So there I was, with the writing on the wall, "You'd better learn braille," but how? Somehow, I found myself in the possession of a braille bookmark that had the basics of Grade 1 braille. I tried to learn and was rather discouraged. My fingers are stubby and not particularly sensitive. How could anyone make sense out of those dots, which hardly seemed separated? Nevertheless, necessity is the taskmaster of persistence, and eventually I could discern the bumps into meaningful patterns. What next?

I contacted the Virginia Department for the Visually Handicapped and asked if they could teach me to read braille. After I qualified for services, a counselor came to my home and gave me three volumes of cloth braille books designed to teach the tactile reading method. She offered me words of encouragement and left. I was on my own.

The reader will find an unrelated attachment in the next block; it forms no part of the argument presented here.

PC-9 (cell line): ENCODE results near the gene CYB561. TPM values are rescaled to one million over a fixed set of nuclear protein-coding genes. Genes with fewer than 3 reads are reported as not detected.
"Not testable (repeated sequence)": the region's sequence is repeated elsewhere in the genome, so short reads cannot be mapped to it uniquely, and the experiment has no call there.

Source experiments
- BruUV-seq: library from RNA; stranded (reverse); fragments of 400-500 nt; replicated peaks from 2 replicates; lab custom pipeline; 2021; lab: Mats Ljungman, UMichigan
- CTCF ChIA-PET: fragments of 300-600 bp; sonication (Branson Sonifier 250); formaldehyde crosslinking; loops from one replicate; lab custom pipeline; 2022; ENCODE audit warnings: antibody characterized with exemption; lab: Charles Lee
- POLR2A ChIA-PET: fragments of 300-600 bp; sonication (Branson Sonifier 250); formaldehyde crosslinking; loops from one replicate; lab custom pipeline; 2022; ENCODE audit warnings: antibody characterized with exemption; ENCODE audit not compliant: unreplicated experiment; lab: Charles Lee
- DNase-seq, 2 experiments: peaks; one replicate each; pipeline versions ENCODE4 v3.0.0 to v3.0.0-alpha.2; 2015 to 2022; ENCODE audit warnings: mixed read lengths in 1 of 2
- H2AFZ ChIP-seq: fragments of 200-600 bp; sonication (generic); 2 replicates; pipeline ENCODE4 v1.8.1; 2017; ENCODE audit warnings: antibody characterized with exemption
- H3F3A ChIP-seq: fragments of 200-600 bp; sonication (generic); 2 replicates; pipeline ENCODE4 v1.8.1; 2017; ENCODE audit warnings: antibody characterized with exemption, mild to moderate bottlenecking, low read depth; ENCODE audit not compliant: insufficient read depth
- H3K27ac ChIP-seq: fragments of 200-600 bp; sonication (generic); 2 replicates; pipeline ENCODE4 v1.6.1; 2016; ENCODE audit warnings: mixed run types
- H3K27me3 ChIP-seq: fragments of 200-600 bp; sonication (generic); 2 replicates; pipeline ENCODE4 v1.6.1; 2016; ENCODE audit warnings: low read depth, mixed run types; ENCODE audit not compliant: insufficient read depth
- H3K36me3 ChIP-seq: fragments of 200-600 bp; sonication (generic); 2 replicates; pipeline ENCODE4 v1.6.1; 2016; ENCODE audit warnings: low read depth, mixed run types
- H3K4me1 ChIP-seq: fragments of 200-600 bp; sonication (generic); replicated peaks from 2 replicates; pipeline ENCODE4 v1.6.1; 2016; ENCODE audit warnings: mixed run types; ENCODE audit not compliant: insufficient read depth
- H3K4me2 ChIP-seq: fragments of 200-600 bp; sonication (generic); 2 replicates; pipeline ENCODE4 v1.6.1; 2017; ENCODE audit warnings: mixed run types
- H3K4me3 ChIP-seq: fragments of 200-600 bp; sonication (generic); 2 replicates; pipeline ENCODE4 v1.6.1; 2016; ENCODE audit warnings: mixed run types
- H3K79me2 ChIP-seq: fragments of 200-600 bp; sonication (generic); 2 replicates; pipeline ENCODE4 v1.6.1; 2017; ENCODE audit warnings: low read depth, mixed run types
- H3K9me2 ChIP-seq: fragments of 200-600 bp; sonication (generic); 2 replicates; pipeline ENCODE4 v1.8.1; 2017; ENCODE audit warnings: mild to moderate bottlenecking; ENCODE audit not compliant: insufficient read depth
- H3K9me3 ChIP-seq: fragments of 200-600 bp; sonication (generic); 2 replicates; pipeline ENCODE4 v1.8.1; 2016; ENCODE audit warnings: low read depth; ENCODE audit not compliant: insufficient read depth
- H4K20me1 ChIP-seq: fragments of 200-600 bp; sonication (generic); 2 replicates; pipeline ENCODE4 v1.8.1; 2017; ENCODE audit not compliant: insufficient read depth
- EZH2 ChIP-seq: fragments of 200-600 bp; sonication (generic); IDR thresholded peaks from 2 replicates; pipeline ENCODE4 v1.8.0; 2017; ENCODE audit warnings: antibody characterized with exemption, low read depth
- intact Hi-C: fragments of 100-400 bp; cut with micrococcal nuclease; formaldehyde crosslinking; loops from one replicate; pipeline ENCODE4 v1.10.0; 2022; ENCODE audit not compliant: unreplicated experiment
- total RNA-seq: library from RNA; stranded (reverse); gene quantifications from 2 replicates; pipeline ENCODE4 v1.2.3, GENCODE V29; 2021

Again, I was discouraged. It was bad enough to discover that discerning one line from another was beyond daunting, but feeling where one character ended and the next began was impossible. Then too, it wasn't simply a matter of learning the alphabet. That was hardly even the beginning of knowing all the characters, abbreviations and symbols. But the eyesight wasn't getting any better, and the years weren't rolling backward. So I got down to work. Thank God I am a stubborn person.

Eventually, I was able to read the first primer and decided to call the agency again to make sure I was doing it right. For heaven's sake, I didn't even know whether the left index finger of a right-handed person was the proper reading sensor. But the counselor informed me that I already knew more about reading braille than anyone they had on staff at that point. So again, it was fly-by-the-seat-of-your-pants time.